The Government introduced the Foreign Contribution (Regulation) Amendment Bill, 2020 in the monsoon session. As mentioned in the speech in the Parliament on September 21, 2020, the intention to strengthen national security and encourage good governance of NGOs is appreciable, but should not become the pretext for silencing dissent and critics of the BJP government.
There may exist a few NGOs indulging in dubious practices, but in trying to prevent these selected few, the Union Home Minister Shri Amit Shah seeks to tarnish all the NGOs who are doing a yeoman service during Covid-19, floods and rising unemployment.
The most harmful element of the bill is the amendment of Section 8(1), which reduces the limit of foreign contribution to be used for administrative expenses from the existing 50% to an arbitrary 20%. This step is completely arbitrary, and it’s noteworthy that the Central Government would never put limits on the administrative expenses of private companies or on the salaries of big CEOs. As also illustrated in the post on the Companies (Amendment) Bill, the Central Government has a striking proclivity to help the big corporates at the cost of farmers, labourers and now NGOs and such organisations.
There are two primary problems with this reduction. Firstly, it is a figure declared without any supporting data or reasoning. Additionally, a procedural decision which concerns the donor’s money should be left to the donor’s discretion. By providing a limit, the Government has not only taken away space for decision from the donor-donee relationship but also attempted to micro manage these organisations.
Secondly, the definition of ‘administrative expenses’ under Rule 5 of FCRR, 2011 includes rent, salaries of the management, volunteers, travel expenses, legal fees, among other expenses, which means that a majority of an association’s functions fall under the definition. This expansive definition and reduction of allowance poses a two-fold challenge. NGOs and organisations are fundamentally involved in vocational training and capacity-building exercises, training expenses are also under the ambit of ‘administrative expenses’, thus restricting the funds that can be utilised for this purpose. Numerous NGOs have also expressed concerns of closure and loss of talented staff as salaries and charges for professional staff also fall under the same definition.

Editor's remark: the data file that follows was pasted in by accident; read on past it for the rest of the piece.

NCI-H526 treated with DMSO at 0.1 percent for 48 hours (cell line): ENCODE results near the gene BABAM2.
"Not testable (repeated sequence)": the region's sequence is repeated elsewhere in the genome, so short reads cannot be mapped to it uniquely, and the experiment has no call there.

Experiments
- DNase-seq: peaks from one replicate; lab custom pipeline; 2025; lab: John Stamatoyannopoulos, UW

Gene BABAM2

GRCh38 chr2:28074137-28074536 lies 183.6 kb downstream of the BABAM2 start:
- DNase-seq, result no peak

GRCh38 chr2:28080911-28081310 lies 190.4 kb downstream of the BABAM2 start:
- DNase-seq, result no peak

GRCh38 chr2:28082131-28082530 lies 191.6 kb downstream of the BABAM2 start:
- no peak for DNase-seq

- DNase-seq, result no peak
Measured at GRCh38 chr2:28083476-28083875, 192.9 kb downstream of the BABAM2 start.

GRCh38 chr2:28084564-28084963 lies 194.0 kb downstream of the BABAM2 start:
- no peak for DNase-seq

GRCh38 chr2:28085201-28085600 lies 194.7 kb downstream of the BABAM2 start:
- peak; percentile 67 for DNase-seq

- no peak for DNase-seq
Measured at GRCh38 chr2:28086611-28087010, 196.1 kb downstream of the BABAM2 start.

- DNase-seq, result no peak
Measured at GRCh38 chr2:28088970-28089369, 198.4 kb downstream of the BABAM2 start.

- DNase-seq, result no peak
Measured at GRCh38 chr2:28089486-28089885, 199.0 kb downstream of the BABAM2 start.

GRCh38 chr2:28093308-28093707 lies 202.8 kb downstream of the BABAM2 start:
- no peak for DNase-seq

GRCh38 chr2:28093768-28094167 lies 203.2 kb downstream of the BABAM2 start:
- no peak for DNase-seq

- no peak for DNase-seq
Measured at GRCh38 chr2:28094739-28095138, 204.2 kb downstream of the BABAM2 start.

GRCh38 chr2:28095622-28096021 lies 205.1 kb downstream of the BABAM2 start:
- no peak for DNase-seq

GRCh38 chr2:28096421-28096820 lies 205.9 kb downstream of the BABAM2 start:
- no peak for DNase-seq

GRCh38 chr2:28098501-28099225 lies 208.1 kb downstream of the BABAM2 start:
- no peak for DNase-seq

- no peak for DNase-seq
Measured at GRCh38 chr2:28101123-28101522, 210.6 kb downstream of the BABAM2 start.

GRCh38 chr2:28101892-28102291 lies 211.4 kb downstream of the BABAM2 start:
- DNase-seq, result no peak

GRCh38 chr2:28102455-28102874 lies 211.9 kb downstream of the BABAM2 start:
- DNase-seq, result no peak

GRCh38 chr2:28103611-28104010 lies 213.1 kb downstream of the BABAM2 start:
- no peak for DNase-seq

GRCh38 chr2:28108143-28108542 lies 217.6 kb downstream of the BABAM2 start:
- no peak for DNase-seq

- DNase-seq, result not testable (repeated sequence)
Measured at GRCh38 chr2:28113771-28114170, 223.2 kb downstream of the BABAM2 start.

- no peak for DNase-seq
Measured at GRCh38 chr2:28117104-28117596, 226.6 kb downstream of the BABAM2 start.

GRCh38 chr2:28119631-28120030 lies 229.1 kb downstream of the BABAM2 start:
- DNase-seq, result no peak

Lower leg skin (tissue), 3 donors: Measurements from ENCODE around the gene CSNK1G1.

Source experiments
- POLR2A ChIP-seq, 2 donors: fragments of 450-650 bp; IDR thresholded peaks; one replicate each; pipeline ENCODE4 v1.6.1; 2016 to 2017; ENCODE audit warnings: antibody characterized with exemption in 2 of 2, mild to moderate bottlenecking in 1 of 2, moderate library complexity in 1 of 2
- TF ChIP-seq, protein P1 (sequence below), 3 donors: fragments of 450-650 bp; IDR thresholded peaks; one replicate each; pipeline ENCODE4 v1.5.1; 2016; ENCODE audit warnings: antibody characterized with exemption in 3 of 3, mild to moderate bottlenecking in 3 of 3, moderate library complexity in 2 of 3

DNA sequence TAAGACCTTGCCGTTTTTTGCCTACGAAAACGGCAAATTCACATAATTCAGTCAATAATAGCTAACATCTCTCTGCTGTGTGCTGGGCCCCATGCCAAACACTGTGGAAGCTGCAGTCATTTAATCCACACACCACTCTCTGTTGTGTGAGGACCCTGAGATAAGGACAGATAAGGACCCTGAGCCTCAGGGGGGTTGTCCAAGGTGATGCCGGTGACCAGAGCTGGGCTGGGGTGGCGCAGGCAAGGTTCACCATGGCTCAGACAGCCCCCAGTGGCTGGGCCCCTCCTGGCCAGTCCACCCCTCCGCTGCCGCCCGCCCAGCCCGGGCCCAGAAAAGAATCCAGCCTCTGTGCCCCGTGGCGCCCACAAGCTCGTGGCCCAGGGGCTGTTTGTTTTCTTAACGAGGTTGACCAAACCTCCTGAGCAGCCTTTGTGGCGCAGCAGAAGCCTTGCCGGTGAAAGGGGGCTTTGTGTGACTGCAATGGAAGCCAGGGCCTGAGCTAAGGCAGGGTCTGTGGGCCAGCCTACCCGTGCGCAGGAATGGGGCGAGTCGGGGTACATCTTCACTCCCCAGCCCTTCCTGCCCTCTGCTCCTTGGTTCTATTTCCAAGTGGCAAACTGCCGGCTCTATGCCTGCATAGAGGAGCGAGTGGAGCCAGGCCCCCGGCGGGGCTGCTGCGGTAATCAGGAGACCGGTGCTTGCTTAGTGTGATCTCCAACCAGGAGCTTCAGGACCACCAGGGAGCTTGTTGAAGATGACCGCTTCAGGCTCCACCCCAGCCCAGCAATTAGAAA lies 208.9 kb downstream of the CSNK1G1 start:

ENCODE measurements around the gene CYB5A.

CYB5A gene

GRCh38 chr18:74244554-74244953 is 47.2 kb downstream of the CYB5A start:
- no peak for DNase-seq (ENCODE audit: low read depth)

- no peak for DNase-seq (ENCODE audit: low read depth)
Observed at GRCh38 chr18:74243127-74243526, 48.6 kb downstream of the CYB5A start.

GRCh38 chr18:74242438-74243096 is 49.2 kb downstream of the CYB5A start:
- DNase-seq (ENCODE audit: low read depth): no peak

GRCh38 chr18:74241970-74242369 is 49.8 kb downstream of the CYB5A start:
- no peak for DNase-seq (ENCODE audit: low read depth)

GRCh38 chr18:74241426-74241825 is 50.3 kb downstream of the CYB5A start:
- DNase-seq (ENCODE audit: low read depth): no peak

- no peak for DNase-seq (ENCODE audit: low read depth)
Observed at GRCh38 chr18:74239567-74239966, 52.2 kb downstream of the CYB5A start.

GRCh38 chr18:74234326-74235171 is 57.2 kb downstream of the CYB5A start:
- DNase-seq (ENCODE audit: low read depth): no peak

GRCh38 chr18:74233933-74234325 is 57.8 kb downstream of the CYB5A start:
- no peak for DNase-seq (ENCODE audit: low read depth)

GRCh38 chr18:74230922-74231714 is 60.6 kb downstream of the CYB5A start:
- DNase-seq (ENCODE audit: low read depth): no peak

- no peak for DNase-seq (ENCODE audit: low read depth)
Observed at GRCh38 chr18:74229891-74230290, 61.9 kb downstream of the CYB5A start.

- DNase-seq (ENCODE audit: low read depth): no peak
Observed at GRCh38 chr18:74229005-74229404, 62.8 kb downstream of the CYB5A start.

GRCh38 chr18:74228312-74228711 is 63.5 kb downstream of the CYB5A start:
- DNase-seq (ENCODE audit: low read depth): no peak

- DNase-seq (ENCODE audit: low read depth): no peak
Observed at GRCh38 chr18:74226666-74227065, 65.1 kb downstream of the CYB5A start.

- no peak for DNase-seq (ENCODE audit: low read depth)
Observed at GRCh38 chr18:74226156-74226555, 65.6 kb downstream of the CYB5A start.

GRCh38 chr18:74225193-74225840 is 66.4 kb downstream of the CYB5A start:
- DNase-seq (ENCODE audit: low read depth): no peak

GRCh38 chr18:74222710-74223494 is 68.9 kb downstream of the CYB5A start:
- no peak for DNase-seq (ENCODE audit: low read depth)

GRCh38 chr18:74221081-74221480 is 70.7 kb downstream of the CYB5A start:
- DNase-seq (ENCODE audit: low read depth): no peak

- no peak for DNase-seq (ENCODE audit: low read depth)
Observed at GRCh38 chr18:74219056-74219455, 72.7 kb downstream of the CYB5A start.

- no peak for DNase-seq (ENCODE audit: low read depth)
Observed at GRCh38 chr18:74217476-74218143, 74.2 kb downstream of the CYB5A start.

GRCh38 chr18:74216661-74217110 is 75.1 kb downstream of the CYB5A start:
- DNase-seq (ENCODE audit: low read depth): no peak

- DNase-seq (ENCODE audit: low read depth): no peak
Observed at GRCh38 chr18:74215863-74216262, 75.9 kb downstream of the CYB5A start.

Additionally, despite the Supreme Court judgement, K.S. Puttaswamy v. Union of India and vehement protest in the Parliament, the new Section 12A mandates the provision of Aadhar for registration and renewal of registration. The same section provides for passport and the OCI card for foreigners. While mandating Aadhar, it differentiates between two Government issued documents of identity; passport and Aadhar—thereby, bringing into question the validity and veracity of the passport.
The other provision which will prove to be a nightmare is the mandatory requirement to have FCRA bank accounts in a Government notified SBI branch in New Delhi. This will be a logistical ordeal for NGOs and organisations working in distant parts of the country with existing functional FCRA bank accounts in accordance with the unamended Section 17. This amendment comes with a lack of explanation or reason, posing a question on capabilities of other banks. Furthermore, former Section 13 of the act has been amended to provide for an extra 180 days of suspension of certificate over and above the existing 180 days, making it a total of 360 days.
In addition to the glaring fault lines, the amendment also arms the Government to curb opposition, both political and otherwise. As is evident from the trending headlines, opposition of any kind is being smothered. This comes in the backdrop of a chargesheet being filed against Senior Leader of Congress and designated Senior Advocate, Mr. Salman Khurshid for charges relating to the CAA protests earlier in February. The amended Section 11 creates space for Central Government to target organisations arbitrarily and also freeze their accounts without a final decision.
NGOs and welfare organisations play a pivotal part in effectuating the trickle-down phenomenon, aiding development at the grass-roots. Especially— in the time of this raging pandemic, these organisations have become even more relevant and necessary. By virtue of this amendment not only will the smaller NGOs be forced to shut down but the ones that stay afloat will have to immensely compromise on their operations. In an attempt to weed out the few, clipping wings of a system that works to fill gaps that policies may leave —is not only short-sighted but also immensely dangerous. The Government should work with donor agencies to keep a check on suspected NGOs, instead of stifling the operations of NGOs indiscriminately.
In light of the principles of deliberative democracy and the glaring issues affecting NGOs and other organisations, the Bill necessitates a Standing Committee consideration. It will not only respect the conventional legislative process, which has been outrightly disregarded, but also, provide the space for dialogue and constructive deliberation between the stakeholders and the Government.